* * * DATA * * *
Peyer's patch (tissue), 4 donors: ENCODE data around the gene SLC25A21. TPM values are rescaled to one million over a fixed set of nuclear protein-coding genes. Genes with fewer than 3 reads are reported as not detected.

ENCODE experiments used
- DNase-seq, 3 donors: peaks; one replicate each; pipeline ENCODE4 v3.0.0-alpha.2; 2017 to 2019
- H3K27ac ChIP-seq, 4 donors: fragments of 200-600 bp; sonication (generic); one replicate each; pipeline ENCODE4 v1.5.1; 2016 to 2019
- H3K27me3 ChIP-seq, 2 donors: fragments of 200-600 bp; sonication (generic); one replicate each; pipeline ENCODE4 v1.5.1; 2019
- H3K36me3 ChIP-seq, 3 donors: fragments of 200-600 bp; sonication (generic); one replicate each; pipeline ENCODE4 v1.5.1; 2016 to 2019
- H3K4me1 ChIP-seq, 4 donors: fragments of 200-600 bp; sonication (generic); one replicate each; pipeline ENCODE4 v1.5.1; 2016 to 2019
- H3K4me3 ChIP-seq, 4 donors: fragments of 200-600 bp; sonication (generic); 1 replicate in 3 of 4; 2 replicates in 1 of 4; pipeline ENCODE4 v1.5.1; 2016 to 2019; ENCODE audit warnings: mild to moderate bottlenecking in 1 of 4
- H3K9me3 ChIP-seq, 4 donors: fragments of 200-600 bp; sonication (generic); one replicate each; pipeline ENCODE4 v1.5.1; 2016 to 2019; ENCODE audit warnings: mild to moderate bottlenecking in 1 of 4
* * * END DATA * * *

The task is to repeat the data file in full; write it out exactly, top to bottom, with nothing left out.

Peyer's patch (tissue), 4 donors: ENCODE data around the gene SLC25A21. TPM values are rescaled to one million over a fixed set of nuclear protein-coding genes. Genes with fewer than 3 reads are reported as not detected.

ENCODE experiments used
- DNase-seq, 3 donors: peaks; one replicate each; pipeline ENCODE4 v3.0.0-alpha.2; 2017 to 2019
- H3K27ac ChIP-seq, 4 donors: fragments of 200-600 bp; sonication (generic); one replicate each; pipeline ENCODE4 v1.5.1; 2016 to 2019
- H3K27me3 ChIP-seq, 2 donors: fragments of 200-600 bp; sonication (generic); one replicate each; pipeline ENCODE4 v1.5.1; 2019
- H3K36me3 ChIP-seq, 3 donors: fragments of 200-600 bp; sonication (generic); one replicate each; pipeline ENCODE4 v1.5.1; 2016 to 2019
- H3K4me1 ChIP-seq, 4 donors: fragments of 200-600 bp; sonication (generic); one replicate each; pipeline ENCODE4 v1.5.1; 2016 to 2019
- H3K4me3 ChIP-seq, 4 donors: fragments of 200-600 bp; sonication (generic); 1 replicate in 3 of 4; 2 replicates in 1 of 4; pipeline ENCODE4 v1.5.1; 2016 to 2019; ENCODE audit warnings: mild to moderate bottlenecking in 1 of 4
- H3K9me3 ChIP-seq, 4 donors: fragments of 200-600 bp; sonication (generic); one replicate each; pipeline ENCODE4 v1.5.1; 2016 to 2019; ENCODE audit warnings: mild to moderate bottlenecking in 1 of 4